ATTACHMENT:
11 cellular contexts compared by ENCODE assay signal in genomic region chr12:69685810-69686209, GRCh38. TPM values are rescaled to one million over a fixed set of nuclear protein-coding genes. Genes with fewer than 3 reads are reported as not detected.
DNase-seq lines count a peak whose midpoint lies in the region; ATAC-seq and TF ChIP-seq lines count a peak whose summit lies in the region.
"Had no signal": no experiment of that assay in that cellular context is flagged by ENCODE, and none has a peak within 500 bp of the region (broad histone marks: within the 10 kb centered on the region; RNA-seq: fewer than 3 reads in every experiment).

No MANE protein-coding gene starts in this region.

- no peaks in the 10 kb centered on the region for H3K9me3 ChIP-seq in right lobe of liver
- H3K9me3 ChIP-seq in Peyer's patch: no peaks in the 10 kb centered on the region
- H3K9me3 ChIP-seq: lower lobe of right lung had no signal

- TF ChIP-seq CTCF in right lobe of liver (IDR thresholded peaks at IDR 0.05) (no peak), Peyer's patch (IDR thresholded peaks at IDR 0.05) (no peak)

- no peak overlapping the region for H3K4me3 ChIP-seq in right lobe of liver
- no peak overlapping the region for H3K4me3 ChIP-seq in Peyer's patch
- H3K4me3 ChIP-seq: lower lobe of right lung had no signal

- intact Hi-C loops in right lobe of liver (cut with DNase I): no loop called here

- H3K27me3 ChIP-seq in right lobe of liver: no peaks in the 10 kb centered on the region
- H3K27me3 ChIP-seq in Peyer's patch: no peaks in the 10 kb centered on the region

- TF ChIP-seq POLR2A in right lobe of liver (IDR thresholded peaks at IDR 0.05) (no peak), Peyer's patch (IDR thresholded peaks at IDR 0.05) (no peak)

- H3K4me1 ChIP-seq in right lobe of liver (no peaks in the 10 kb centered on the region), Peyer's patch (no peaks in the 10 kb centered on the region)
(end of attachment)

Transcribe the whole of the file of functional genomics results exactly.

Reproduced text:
11 cellular contexts compared by ENCODE assay signal in genomic region chr12:69685810-69686209, GRCh38. TPM values are rescaled to one million over a fixed set of nuclear protein-coding genes. Genes with fewer than 3 reads are reported as not detected.
DNase-seq lines count a peak whose midpoint lies in the region; ATAC-seq and TF ChIP-seq lines count a peak whose summit lies in the region.
"Had no signal": no experiment of that assay in that cellular context is flagged by ENCODE, and none has a peak within 500 bp of the region (broad histone marks: within the 10 kb centered on the region; RNA-seq: fewer than 3 reads in every experiment).

No MANE protein-coding gene starts in this region.

- no peaks in the 10 kb centered on the region for H3K9me3 ChIP-seq in right lobe of liver
- H3K9me3 ChIP-seq in Peyer's patch: no peaks in the 10 kb centered on the region
- H3K9me3 ChIP-seq: lower lobe of right lung had no signal

- TF ChIP-seq CTCF in right lobe of liver (IDR thresholded peaks at IDR 0.05) (no peak), Peyer's patch (IDR thresholded peaks at IDR 0.05) (no peak)

- no peak overlapping the region for H3K4me3 ChIP-seq in right lobe of liver
- no peak overlapping the region for H3K4me3 ChIP-seq in Peyer's patch
- H3K4me3 ChIP-seq: lower lobe of right lung had no signal

- intact Hi-C loops in right lobe of liver (cut with DNase I): no loop called here

- H3K27me3 ChIP-seq in right lobe of liver: no peaks in the 10 kb centered on the region
- H3K27me3 ChIP-seq in Peyer's patch: no peaks in the 10 kb centered on the region

- TF ChIP-seq POLR2A in right lobe of liver (IDR thresholded peaks at IDR 0.05) (no peak), Peyer's patch (IDR thresholded peaks at IDR 0.05) (no peak)

- H3K4me1 ChIP-seq in right lobe of liver (no peaks in the 10 kb centered on the region), Peyer's patch (no peaks in the 10 kb centered on the region)